All of the duets are hypnotic, but Brooklyn Mack and Ayano Kimura are especially alluring. Their connection is real and therefore lending their dance an authenticity that capture every eye in the audience.
And this is where the influence of Kent, who danced every dramatic heroine and classical role in American Ballet Theatre’s repertoire, comes in. She was the ideal ballerina, what a prima is suppose to be all about. She was not just a dancer who could perform tricks, but one who infused meaning into her steps. And she is sharing this knowledge, ingrained in the fibers of her body and soul, with her dancers.
The dancers demonstrate their cohesiveness once again in “Seven Sonatas,” a series of Russian-inspired dances to music, played live, by Scarlatti. With pianist Glenn Sales onstage, the dancers gambol with counterpoint and solos and duets that are joyful and windswept. Gian Carlo Perez and Sona Kharatian duet is the exception. Ardent and tender, it is the beautiful, romantic heart of “Seven Sonatas.”
The evening ends with the boisterous “Sombrerisimo,” an all-male dance that allows the guys to cut loose and show a less serious side to the company’s persona. With six men and six bowler hats, the dance tickles with high-flying moves that add up to a delightful diversion.
Lastly, there is one more reason to love Washington Ballet. They have dancers of color – something I’d love to see more ensemble strive for.
Beatrice Capote, left, and Chloe Davis are two pals whose friendship deteriorates in "BLACK GIRL: Linguistic Play."
The idea of seeing Camille A. Brown’s “BLACK GIRL: Linguistic Play” excited me. I thought here will be a work that will explore what it is like to be a black girl in America. It will enlighten with a point of view of the neglected black, female child. And it will apprise its viewer on racism, which too many believe no longer exists.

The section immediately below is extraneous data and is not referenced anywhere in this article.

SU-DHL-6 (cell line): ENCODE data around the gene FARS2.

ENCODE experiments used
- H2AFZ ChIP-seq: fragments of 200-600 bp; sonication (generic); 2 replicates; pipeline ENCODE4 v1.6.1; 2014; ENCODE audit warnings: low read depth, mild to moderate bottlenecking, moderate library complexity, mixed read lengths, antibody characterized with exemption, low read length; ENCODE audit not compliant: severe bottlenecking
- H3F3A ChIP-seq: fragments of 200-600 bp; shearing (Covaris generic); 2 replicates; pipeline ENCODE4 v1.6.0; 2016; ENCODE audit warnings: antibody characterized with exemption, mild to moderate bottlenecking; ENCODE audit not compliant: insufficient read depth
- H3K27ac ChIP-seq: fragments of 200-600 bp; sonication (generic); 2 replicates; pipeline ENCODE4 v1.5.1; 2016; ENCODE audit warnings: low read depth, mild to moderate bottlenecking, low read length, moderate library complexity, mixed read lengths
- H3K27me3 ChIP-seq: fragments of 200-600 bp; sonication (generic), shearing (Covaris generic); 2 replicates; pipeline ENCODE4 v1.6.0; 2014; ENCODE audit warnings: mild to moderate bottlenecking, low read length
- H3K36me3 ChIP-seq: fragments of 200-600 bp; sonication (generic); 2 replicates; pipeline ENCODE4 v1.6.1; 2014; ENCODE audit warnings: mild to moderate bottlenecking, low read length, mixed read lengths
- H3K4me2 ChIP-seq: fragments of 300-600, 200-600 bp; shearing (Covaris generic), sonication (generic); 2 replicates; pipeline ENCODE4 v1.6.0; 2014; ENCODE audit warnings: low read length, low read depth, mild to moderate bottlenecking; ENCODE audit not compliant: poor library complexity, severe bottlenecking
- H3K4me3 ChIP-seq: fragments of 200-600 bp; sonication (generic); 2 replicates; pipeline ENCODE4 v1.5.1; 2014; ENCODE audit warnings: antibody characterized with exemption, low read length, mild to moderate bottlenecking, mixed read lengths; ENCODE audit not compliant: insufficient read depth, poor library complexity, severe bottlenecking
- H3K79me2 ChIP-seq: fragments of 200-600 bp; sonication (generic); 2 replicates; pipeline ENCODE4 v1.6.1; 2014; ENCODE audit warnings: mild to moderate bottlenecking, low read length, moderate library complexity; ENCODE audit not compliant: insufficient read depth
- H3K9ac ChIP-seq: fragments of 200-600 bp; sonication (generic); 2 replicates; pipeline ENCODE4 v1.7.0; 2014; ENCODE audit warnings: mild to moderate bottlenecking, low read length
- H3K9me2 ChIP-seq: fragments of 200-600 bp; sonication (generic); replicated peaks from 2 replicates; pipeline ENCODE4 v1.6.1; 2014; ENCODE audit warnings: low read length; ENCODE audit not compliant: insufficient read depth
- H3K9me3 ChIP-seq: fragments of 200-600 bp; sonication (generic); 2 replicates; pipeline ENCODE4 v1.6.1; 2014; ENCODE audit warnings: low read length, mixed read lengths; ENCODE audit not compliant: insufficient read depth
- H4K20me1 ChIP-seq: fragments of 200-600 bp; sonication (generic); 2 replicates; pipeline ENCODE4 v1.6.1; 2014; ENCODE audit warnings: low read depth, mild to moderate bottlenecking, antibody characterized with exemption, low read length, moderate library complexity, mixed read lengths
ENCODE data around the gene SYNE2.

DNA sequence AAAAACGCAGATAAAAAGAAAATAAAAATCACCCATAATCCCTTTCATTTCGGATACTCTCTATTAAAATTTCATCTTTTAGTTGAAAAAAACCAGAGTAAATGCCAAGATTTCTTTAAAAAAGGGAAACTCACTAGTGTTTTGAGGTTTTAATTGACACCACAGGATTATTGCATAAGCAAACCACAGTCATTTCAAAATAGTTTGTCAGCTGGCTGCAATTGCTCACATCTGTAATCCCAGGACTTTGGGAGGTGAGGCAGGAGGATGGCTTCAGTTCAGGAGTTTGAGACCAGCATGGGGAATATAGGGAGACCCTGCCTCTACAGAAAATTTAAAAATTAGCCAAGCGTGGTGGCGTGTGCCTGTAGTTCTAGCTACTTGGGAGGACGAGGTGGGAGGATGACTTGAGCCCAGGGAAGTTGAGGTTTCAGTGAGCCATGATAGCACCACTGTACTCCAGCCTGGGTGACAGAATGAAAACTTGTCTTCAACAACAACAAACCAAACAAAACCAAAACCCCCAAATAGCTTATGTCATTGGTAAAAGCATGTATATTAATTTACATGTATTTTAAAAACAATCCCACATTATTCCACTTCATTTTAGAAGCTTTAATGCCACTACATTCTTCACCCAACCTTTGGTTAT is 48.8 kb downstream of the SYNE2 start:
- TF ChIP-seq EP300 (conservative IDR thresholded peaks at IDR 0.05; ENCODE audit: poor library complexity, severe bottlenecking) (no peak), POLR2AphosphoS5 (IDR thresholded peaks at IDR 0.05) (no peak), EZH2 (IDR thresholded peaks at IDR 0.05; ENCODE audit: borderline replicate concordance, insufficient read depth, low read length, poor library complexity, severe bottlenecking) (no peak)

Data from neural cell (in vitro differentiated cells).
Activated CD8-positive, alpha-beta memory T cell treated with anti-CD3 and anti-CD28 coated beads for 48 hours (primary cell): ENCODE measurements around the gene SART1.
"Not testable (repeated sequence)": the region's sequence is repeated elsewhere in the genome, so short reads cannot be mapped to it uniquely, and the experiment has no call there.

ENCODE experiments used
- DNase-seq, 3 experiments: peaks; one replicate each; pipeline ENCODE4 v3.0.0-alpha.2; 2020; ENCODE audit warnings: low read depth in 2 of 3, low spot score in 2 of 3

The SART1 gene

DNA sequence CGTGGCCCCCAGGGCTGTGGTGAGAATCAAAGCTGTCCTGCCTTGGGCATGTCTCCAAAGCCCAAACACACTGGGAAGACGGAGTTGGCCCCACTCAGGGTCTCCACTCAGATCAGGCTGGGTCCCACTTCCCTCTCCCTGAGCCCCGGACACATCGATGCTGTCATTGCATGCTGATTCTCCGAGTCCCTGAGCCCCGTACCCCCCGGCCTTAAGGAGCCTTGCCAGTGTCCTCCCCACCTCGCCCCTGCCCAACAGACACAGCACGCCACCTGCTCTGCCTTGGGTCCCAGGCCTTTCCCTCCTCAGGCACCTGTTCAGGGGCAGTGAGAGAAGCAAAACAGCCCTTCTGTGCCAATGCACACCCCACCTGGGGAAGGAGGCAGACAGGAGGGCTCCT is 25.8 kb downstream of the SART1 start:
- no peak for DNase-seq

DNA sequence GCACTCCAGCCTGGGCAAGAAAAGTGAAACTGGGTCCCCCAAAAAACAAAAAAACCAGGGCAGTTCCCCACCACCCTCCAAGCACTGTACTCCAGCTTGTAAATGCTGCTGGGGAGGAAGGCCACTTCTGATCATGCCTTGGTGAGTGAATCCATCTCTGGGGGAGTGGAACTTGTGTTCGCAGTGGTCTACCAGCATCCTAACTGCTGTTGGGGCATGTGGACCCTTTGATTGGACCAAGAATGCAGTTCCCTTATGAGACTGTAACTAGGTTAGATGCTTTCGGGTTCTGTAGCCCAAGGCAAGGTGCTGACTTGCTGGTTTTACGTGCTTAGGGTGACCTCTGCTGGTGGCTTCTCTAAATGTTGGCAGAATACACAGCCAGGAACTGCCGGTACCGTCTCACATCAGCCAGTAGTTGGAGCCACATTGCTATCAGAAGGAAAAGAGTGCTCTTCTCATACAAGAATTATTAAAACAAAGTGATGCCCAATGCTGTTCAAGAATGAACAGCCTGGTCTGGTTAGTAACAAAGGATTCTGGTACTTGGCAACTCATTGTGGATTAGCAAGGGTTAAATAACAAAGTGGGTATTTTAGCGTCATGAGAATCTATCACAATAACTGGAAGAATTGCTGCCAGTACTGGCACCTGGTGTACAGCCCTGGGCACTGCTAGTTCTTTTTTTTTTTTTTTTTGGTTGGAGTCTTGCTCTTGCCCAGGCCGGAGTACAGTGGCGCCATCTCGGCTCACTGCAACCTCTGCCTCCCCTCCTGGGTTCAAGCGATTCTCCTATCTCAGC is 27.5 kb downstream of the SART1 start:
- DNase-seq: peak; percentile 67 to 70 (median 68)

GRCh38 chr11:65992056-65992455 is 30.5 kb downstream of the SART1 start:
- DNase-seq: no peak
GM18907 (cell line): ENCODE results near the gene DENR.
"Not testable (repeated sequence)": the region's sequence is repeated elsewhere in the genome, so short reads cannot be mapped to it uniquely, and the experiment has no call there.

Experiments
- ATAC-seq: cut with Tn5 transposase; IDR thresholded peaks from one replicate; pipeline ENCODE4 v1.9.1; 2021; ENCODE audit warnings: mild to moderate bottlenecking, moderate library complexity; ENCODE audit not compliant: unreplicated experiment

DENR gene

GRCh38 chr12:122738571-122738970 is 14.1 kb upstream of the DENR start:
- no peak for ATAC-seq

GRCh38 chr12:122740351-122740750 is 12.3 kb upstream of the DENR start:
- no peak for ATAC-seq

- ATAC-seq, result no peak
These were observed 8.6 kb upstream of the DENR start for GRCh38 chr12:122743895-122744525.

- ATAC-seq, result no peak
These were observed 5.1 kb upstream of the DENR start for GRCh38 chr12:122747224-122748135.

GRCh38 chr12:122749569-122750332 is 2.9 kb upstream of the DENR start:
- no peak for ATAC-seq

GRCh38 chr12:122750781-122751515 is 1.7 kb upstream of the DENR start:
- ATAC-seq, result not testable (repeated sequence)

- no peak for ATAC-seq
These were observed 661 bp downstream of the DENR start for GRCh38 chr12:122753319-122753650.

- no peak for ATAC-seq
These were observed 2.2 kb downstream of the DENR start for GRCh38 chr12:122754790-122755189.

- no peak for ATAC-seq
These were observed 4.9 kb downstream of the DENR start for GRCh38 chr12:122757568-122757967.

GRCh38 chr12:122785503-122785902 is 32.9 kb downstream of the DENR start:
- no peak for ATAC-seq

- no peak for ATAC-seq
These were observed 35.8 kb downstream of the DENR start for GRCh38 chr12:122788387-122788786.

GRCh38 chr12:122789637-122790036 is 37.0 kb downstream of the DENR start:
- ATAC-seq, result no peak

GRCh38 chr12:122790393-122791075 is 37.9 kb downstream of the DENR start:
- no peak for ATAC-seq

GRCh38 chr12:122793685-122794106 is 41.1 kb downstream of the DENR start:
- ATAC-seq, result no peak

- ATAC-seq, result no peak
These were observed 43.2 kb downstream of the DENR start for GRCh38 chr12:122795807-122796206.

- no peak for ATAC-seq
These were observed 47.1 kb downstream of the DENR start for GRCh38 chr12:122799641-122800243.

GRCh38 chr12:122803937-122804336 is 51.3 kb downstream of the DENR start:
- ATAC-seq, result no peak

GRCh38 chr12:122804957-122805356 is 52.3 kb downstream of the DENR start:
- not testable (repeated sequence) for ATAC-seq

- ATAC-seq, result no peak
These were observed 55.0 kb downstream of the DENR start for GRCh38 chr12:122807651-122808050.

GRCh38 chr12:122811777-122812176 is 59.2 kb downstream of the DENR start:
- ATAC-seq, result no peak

But if you enter with high expectation, you often leave disappointed. That’s what happened on Thursday night at Jacob’s Pillow where Brown staged her evening-length work with her Camille A. Brown and Dancers. While all the moving parts – the music, the sets and the dancers were outstanding, “BLACK GIRL” didn’t inform or uplift its audience. It just was simply an extended mime of girlish games – jump rope, hopscotch and patty cake for an hour.
And while the bluesy bass played by Robin Bramlett and piano played by Scott Patterson added tone and color, the dance left one void of any sympathy or feeling for these girls – an essential ingredient to engaging one’s soul and psyche, which is the reason for art.
It begins with Brown herself stomping and dancing in an extensive solo. She grooves on the musical rhythms with her feet and her hands. Jumping to and from raised platforms, there was an expectation that her dance would build. But it stayed in place as she skipped and sprung and made a lot of gestures – fist pounding her chest in a gesture of love or swinging her head around with attitude.
She was finally joined by Catherine Foster. The two played out a duet that started with fancy footwork derived from double Dutch jump roping and it grew into a foot pounding, hand-clapping battle into which the two were perfectly synchronized. Here is where you see the skill involved in Brown’s work, but some how the visual and aural sport didn’t add up to anything that could touch the human heart.
The closest that came was a duet between Bernice Capote and Chloe Davis. The friendship between these two was destroyed as Davis sought to outshine Capote. The latter crumpled into a heap, destroyed by Davis’ dismissal of her for her own personal gains. Here was a story that all could relate to.
The final section with Brown and Teneise Ellis was baffling. Brown looked to be braiding Ellis’ hair, but Ellis ducked time and again from Brown, flopping about in ways that were baffling. The incomprehensible movement and relationship further complicated an appreciation for “Linguistic Play.”
Applause must be given to Elizabeth Nelson for her colorful chalkboard set. It lent this labored dance an urban and multicolor flare that was gloriously welcome.